F-35B Stealth Fighters Operate From A Japanese Aircraft Carrier For The First Time
The U.S. Marine Corps jets are the first fixed-wing aircraft to fly from a Japanese warship since World War II.
Japan is back in the business of operating a fixed-wing aircraft carrier, with the first embarkation of short takeoff and vertical-landing F-35B stealth jets from the U.S. Marine Corps on the modified helicopter carrier Izumo. It is the first instance of the country operating fixed-wing aircraft from ships since the end of World War II. The trials are set to kickstart a new era for the Japan Maritime Self-Defense Force, or JMSDF, which has long harbored ambitions to adapt its two 24,000-ton Izumo class helicopter carriers for fixed-wing operations.
The Japanese Ministry of Defense announced today that the Marine Corps F-35Bs went aboard the Izumo for the first time yesterday, releasing a number of photos and video of the action, which took place in the waters south of Shikoku. Japan’s Ministry of Defense had previously confirmed that Marine Corps F-35Bs would go aboard the Izumo between October 3 and 7, for a period of trials in the Pacific. These will evaluate the modifications that have been made to the Izumo so far, as part of its transition from a very capable helicopter carrier to a true aircraft carrier, able to support and operate fixed-wing short takeoff and vertical-landing (STOVL) types. Ahead of these trials, the Izumo arrived at Iwakuni last week.
You can read all about the preparation for these trials and Japan’s winding road to regaining a fixed-wing carrier capability in this recent The War Zone article.
Check out the F-35Bs in action aboard the Izumo in the video tweet below:
Interestingly, the jets involved wear the markings of Marine Fighter Attack Squadron 242, the “Bats,” which only began their transition to the type at Marine Corps Air Station Iwakuni, Yamaguchi prefecture, in October 2020 and declared initial operational capability (IOC) on the new type last month.
The “Bats” are one of two Marine Corps F-35Bs squadrons at Iwakuni. The other squadron, VMFA-121, the “Green Knights,” had declared IOC back in July 2015, before relocating to the Japanese base in January 2017.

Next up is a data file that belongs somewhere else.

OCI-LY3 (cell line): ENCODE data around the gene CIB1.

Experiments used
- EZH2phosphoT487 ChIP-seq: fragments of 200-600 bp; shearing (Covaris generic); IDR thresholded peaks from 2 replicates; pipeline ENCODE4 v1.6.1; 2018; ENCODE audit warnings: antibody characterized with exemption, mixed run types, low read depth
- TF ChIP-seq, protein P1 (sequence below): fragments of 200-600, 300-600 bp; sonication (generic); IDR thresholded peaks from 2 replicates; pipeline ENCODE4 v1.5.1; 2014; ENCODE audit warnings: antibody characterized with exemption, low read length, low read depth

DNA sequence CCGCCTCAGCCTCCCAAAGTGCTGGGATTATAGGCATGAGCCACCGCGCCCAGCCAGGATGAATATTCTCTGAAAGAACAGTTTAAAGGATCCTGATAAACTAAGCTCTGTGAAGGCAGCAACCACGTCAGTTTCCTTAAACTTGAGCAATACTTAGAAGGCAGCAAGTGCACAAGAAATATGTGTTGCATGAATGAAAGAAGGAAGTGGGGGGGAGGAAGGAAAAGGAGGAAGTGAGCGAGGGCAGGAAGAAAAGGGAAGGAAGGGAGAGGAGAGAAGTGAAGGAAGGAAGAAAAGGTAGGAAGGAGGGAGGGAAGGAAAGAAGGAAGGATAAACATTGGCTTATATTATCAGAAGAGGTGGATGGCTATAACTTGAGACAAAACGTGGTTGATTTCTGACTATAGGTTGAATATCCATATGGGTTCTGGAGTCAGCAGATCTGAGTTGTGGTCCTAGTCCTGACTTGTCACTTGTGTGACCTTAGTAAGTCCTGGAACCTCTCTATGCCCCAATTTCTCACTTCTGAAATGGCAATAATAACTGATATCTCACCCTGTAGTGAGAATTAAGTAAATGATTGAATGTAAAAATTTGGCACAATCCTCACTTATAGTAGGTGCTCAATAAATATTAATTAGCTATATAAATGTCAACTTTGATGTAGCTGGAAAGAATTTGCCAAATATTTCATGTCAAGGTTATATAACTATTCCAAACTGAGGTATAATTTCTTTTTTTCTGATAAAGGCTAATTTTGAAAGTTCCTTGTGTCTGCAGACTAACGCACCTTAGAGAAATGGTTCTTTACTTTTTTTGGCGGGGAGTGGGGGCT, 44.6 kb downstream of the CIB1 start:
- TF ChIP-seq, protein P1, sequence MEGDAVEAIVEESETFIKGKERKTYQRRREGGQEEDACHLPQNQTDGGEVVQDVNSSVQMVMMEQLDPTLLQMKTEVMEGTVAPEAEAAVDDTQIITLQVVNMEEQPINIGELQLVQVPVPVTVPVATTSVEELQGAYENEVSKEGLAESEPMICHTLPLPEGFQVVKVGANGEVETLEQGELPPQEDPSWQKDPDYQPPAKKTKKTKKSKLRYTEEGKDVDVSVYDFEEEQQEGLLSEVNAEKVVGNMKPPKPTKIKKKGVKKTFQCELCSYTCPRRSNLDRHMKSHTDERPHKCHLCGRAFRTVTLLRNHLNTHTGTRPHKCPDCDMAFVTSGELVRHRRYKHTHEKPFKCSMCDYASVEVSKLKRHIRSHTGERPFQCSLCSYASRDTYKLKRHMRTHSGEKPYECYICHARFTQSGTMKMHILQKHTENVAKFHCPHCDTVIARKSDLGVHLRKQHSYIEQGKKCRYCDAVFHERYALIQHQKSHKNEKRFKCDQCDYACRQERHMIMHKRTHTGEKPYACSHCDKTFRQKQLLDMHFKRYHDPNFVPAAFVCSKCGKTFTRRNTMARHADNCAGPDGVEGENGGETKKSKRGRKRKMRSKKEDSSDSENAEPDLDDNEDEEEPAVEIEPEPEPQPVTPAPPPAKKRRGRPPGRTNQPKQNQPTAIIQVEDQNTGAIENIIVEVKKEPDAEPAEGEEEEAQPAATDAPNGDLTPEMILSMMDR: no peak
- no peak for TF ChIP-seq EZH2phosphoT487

After the concept of fixed-wing operations is proven aboard the Izumo, that warship will then undergo more extensive revisions to better support F-35Bs during routine operations over sustained periods. So far, the vessel has received a heat-resistant flight deck to cope with the F-35B’s scorching exhaust, as well as changes to the lighting and deck markings.
Long term, the warship will need more radical changes to the flight deck, which currently tapers off toward the end, resulting in a trapezoidal shape that reduces the surface area where the jets take off. As we expected, the initial videos of F-35B operations on the Izumo seem to show the jets performing very short takeoffs to address that. Once fully reconfigured, the warship will have a squared-off flight deck, more like that found on the U.S. Navy’s big-deck amphibious assault ships.
When work is completed on the Izumo, it will be the turn of her sister vessel, Kaga, to undergo the same changes, although these are planned to be incorporated in just one period of rework and refit.
Both ships will also receive various changes below the flight deck, making them better able to handle F-35Bs and their maintenance demands, as well as providing storage for ammunition and aviation fuel.
The Izumo after its first set of modifications were completed this summer:
This work is being timed around Japan’s plans to introduce its own F-35Bs in the next few years. Tokyo has announced plans to purchase a total of 147 Joint Strike Fighters, of which 42 will be STOVL F-35Bs, and the remainder conventional takeoff and landing (CTOL) F-35A variants.
Work to adapt the Izumo is scheduled for completion in 2026 and, until then, it’s likely we will see Marine Corps F-35Bs return to the Izumo. These will echo the kinds of trials by the Marine Corps that have also proven vital in introducing the STOVL stealth jet aboard the British Royal Navy’s aircraft carrier HMS Queen Elizabeth and the Italian Navy carrier Cavour.
Japan’s return to operating fixed-wing fighters from its warships has been a long time coming — the last such operations were during the final months of the war in the Pacific in 1945. For most of the years after that, the defensive nature of Japan’s constitution ruled out the possibility of operating a true aircraft carrier. Before long, however, Japan will be capable of launching its own fixed-wing tactical airpower from the sea, which promises to overhaul the capabilities of the JMSDF in the Asia Pacific region, and beyond.
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